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    Editorial: Intersectional yet individual experiences: the importance of acknowledging, conceptualising and contextualising separated childhoods

    Bhattacharjee, L, Corcoran, SL, Underhill, H ORCID logoORCID: https://orcid.org/0000-0003-0164-9664, Wakia, J and Walakira, E (2022) Editorial: Intersectional yet individual experiences: the importance of acknowledging, conceptualising and contextualising separated childhoods. Global Studies of Childhood, 12 (1). pp. 3-13. ISSN 2043-6106

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    Abstract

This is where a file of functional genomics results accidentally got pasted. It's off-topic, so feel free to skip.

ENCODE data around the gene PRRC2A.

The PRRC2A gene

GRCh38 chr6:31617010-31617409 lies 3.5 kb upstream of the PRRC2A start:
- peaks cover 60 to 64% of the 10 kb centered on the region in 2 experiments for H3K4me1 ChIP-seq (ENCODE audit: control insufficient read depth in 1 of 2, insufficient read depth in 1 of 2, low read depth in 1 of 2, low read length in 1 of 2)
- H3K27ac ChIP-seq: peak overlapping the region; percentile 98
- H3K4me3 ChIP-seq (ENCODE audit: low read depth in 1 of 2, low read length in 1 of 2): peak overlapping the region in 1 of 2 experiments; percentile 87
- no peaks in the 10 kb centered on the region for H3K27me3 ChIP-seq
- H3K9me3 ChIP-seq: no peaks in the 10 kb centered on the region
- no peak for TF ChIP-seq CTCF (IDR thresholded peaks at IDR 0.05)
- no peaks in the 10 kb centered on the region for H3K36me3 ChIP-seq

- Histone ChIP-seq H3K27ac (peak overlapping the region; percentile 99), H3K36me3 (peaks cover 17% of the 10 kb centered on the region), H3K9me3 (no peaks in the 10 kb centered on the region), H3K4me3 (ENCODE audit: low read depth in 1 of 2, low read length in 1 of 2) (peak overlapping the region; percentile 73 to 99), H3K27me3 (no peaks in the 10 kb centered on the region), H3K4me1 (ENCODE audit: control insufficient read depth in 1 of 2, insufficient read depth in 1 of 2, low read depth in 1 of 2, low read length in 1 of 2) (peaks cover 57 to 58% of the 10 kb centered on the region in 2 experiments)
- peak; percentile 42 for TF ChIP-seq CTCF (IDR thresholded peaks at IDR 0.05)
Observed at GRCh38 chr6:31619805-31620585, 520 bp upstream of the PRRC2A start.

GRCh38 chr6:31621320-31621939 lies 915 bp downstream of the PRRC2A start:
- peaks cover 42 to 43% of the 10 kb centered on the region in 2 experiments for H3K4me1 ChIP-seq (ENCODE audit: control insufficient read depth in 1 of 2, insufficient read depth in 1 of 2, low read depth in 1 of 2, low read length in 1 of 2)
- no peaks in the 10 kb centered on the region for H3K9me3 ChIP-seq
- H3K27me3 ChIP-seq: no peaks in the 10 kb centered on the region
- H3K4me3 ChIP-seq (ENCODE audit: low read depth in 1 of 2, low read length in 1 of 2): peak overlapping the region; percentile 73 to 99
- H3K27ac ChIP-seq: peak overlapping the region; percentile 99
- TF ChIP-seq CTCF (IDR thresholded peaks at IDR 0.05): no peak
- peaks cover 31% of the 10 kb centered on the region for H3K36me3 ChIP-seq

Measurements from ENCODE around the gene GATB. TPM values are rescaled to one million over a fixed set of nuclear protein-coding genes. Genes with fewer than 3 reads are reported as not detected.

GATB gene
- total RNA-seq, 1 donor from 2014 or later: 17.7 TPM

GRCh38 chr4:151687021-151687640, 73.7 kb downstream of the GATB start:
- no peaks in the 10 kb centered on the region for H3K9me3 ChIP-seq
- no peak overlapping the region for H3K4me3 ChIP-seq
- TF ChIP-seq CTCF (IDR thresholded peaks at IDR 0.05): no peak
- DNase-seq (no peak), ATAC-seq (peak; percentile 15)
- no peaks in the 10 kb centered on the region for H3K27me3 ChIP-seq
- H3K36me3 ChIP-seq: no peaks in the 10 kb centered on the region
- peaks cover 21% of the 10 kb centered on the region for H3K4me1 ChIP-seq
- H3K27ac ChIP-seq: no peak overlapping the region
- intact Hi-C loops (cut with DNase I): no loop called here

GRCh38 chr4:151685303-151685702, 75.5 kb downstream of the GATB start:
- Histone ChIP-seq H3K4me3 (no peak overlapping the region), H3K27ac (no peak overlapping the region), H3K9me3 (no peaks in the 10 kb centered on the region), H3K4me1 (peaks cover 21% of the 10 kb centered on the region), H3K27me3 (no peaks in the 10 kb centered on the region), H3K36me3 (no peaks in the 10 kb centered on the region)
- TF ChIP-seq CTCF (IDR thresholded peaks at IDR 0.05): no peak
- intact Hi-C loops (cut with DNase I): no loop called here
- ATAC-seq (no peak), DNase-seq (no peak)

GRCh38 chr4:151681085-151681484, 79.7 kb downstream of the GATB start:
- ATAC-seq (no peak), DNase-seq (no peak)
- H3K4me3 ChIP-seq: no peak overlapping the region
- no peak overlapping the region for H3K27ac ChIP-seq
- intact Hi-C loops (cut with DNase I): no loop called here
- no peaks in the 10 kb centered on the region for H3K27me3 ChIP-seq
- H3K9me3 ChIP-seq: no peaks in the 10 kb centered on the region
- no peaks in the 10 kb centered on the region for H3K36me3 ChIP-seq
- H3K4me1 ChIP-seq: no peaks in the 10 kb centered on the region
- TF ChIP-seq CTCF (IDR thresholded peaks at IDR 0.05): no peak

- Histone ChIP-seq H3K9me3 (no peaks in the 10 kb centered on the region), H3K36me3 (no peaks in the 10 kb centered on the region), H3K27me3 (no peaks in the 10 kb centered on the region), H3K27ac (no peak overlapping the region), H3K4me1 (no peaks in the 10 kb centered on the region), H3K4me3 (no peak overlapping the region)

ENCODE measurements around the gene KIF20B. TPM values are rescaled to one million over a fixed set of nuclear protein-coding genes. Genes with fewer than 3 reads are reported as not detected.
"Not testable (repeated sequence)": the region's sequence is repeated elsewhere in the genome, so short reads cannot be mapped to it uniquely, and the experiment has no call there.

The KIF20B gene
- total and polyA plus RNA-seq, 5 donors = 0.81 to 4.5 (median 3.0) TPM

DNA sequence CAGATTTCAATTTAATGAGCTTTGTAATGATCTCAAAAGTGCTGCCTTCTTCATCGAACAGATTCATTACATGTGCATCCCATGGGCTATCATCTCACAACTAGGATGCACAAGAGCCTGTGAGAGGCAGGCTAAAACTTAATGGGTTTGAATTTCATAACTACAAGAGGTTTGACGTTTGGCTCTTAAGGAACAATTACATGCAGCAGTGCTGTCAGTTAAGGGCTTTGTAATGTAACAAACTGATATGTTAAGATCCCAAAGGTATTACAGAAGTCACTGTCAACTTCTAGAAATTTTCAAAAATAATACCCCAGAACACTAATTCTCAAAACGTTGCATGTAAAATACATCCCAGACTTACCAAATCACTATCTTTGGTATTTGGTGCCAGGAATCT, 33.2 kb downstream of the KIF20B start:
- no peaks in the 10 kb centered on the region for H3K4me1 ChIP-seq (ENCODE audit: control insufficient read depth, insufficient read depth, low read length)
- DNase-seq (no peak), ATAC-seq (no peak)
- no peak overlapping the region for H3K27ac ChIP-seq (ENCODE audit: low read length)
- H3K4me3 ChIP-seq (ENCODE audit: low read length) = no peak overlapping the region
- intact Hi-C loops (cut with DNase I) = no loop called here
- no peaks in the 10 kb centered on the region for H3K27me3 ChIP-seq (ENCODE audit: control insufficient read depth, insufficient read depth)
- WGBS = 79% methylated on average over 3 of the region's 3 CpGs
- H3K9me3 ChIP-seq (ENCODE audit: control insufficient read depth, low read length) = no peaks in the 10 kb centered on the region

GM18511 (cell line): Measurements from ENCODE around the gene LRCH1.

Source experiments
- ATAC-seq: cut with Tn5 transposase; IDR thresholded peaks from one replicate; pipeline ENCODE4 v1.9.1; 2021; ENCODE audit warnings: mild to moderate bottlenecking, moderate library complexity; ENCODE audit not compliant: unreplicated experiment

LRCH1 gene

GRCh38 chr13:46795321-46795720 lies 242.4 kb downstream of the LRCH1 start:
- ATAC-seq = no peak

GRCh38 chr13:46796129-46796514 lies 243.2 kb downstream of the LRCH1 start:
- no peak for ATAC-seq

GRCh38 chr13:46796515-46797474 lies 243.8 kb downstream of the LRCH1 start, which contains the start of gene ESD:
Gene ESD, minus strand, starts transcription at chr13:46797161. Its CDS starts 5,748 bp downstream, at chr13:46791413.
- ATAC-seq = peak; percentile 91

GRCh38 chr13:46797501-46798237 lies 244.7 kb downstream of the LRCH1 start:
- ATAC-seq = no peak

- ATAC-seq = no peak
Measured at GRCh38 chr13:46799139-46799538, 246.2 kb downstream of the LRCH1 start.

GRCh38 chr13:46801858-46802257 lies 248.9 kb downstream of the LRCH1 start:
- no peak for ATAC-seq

Millions of children around the world grow up, for all or some of their childhood, outside of the care of their family (Desmond et al., 2020). Yet the United Nations Convention on the Rights of the Child (UNCRC) places a central importance on the rights of children to live with their families and communities, and for families to be supported to provide adequate care and to be reunited when separation happens (United National General Assembly [UNGA], 1989). Safe and nurturing family care is seen to be in the best interests of the child (UNGA, 2010) and there is a growing evidence base of good practice and wellbeing outcomes as separated childhoods gain increasing attention. There is, therefore, an opportunity to promote further dialogue and ensure that research reflects diverse global experiences.

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